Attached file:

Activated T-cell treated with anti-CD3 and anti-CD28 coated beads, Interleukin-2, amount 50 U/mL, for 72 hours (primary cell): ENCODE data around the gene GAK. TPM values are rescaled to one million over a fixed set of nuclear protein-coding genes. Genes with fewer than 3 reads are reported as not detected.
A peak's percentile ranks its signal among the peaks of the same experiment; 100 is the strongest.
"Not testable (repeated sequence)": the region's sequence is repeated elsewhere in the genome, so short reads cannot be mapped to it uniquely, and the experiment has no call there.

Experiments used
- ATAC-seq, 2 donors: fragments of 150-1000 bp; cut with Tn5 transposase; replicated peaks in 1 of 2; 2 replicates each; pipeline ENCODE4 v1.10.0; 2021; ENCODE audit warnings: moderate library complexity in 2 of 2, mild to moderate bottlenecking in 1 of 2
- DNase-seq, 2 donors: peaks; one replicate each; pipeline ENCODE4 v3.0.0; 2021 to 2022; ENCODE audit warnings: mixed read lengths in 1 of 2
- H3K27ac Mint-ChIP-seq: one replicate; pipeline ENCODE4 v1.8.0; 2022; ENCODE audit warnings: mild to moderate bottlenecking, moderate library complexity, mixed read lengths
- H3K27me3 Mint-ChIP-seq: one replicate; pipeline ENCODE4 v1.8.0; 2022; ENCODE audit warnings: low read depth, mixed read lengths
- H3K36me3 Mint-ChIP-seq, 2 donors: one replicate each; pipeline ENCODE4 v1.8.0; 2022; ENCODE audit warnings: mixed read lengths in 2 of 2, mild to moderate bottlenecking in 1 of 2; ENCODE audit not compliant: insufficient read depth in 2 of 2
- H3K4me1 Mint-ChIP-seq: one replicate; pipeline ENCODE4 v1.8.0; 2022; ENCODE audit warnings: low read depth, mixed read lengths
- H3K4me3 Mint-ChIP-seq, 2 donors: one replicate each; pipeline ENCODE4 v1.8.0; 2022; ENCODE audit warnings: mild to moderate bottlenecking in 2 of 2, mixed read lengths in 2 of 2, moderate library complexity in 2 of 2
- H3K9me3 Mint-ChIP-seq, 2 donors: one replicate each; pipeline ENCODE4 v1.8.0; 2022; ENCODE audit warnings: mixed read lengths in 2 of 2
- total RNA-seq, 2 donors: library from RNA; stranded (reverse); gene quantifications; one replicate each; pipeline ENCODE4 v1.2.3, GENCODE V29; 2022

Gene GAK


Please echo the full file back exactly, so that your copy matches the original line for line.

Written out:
Activated T-cell treated with anti-CD3 and anti-CD28 coated beads, Interleukin-2, amount 50 U/mL, for 72 hours (primary cell): ENCODE data around the gene GAK. TPM values are rescaled to one million over a fixed set of nuclear protein-coding genes. Genes with fewer than 3 reads are reported as not detected.
A peak's percentile ranks its signal among the peaks of the same experiment; 100 is the strongest.
"Not testable (repeated sequence)": the region's sequence is repeated elsewhere in the genome, so short reads cannot be mapped to it uniquely, and the experiment has no call there.

Experiments used
- ATAC-seq, 2 donors: fragments of 150-1000 bp; cut with Tn5 transposase; replicated peaks in 1 of 2; 2 replicates each; pipeline ENCODE4 v1.10.0; 2021; ENCODE audit warnings: moderate library complexity in 2 of 2, mild to moderate bottlenecking in 1 of 2
- DNase-seq, 2 donors: peaks; one replicate each; pipeline ENCODE4 v3.0.0; 2021 to 2022; ENCODE audit warnings: mixed read lengths in 1 of 2
- H3K27ac Mint-ChIP-seq: one replicate; pipeline ENCODE4 v1.8.0; 2022; ENCODE audit warnings: mild to moderate bottlenecking, moderate library complexity, mixed read lengths
- H3K27me3 Mint-ChIP-seq: one replicate; pipeline ENCODE4 v1.8.0; 2022; ENCODE audit warnings: low read depth, mixed read lengths
- H3K36me3 Mint-ChIP-seq, 2 donors: one replicate each; pipeline ENCODE4 v1.8.0; 2022; ENCODE audit warnings: mixed read lengths in 2 of 2, mild to moderate bottlenecking in 1 of 2; ENCODE audit not compliant: insufficient read depth in 2 of 2
- H3K4me1 Mint-ChIP-seq: one replicate; pipeline ENCODE4 v1.8.0; 2022; ENCODE audit warnings: low read depth, mixed read lengths
- H3K4me3 Mint-ChIP-seq, 2 donors: one replicate each; pipeline ENCODE4 v1.8.0; 2022; ENCODE audit warnings: mild to moderate bottlenecking in 2 of 2, mixed read lengths in 2 of 2, moderate library complexity in 2 of 2
- H3K9me3 Mint-ChIP-seq, 2 donors: one replicate each; pipeline ENCODE4 v1.8.0; 2022; ENCODE audit warnings: mixed read lengths in 2 of 2
- total RNA-seq, 2 donors: library from RNA; stranded (reverse); gene quantifications; one replicate each; pipeline ENCODE4 v1.2.3, GENCODE V29; 2022

Gene GAK